Intuitionistic Proof Versus Classical Truth: The Role of Brouwer’s Creative Subject in Intuitionistic Mathematics (Logic, Epistemology, and the Unity of Science)
This book examines the role of acts of choice in classical and intuitionistic mathematics. Featuring fifteen papers – both new and previously published – it offers a fresh analysis of concepts developed by the mathematician and philosopher L.E.J. Brouwer, the founder of intuitionism.
The author explores Brouwer’s idealization of the creative subject as the basis for intuitionistic truth, and in the process he also discusses an important, related question: to what extent does the intuitionistic perspective succeed in avoiding the classical realistic notion of truth? The papers detail realistic aspects in the idealization of the creative subject and investigate the hidden role of choice even in classical logic and mathematics, covering such topics as bar theorem, type theory, inductive evidence, Beth models, fallible models, and more. In addition, the author offers a critical analysis of the response of key mathematicians and philosophers to Brouwer’s work. These figures include Michael Dummett, Saul Kripke, Per Martin-Löf, and Arend Heyting.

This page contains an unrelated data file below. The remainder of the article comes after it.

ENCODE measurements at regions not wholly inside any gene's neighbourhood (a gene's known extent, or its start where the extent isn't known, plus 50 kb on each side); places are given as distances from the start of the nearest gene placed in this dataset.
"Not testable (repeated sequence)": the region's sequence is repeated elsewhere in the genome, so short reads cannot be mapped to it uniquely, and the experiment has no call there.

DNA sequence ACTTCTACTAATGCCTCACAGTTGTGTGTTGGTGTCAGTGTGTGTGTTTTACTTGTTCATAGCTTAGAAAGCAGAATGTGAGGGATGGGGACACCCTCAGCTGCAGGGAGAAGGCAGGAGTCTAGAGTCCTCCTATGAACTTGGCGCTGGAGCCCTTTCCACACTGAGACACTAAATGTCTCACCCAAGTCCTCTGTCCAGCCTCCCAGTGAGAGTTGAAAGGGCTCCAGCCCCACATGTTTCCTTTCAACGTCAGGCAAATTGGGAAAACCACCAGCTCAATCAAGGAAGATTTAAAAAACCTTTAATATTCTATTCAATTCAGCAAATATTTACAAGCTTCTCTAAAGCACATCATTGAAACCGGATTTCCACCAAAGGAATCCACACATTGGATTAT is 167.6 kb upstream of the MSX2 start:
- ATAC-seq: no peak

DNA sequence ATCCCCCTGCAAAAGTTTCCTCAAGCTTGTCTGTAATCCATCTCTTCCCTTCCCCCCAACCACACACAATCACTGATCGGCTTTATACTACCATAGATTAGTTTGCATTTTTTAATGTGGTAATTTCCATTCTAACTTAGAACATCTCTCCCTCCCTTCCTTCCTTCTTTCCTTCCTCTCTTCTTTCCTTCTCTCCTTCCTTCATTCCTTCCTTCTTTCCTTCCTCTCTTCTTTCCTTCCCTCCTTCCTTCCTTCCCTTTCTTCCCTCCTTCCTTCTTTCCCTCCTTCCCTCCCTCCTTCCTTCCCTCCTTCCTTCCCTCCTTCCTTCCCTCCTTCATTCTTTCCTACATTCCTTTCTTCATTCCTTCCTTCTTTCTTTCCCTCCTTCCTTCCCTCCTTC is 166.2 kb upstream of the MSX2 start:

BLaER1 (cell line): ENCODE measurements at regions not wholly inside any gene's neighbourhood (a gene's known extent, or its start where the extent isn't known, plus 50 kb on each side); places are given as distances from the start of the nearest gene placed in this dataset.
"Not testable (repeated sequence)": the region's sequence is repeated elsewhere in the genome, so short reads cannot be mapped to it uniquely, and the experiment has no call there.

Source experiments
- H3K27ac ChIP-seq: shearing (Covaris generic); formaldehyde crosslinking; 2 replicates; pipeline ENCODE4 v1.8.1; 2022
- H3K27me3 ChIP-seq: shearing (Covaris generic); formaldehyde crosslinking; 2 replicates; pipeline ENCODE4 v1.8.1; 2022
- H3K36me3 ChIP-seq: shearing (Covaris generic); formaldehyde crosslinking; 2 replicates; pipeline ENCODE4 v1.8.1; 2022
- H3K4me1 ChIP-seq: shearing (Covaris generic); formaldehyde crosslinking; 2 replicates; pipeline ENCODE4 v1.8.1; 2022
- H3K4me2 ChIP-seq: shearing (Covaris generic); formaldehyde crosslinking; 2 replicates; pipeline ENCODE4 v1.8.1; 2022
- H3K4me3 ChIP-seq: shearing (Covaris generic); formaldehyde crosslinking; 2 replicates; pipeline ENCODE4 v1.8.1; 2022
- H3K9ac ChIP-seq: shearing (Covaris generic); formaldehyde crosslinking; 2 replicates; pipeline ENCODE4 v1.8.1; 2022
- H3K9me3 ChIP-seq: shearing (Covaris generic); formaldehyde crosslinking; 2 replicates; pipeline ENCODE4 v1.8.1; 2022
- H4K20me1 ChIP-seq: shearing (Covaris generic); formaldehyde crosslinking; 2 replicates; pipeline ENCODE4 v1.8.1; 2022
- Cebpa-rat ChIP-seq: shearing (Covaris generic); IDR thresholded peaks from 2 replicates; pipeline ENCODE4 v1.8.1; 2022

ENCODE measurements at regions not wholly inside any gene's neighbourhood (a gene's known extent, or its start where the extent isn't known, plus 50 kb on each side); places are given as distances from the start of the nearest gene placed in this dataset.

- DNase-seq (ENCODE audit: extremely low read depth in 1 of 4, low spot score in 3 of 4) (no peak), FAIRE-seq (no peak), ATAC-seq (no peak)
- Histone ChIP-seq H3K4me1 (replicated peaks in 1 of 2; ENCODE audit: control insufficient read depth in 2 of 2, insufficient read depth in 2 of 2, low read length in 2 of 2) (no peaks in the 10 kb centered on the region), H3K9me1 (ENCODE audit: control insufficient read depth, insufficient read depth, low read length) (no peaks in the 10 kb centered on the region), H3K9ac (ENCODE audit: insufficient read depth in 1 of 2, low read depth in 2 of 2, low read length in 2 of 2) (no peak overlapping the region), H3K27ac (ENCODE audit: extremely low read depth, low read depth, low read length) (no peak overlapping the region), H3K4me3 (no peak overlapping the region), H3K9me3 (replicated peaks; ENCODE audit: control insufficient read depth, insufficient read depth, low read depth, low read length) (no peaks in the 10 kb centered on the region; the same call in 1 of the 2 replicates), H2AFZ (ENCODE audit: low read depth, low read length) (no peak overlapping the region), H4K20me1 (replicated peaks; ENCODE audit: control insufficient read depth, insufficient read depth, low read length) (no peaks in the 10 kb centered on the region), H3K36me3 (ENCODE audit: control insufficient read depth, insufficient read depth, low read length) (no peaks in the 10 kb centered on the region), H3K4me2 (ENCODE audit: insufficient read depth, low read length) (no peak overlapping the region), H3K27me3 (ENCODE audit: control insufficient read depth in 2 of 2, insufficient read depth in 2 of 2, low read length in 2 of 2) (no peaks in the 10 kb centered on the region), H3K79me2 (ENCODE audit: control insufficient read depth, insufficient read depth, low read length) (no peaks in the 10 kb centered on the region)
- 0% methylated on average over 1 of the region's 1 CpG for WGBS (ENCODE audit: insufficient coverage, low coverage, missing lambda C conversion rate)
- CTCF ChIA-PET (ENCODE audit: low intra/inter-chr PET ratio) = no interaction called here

This book appeals to researchers and graduate students with an interest in philosophy of mathematics, linguistics, and mathematics.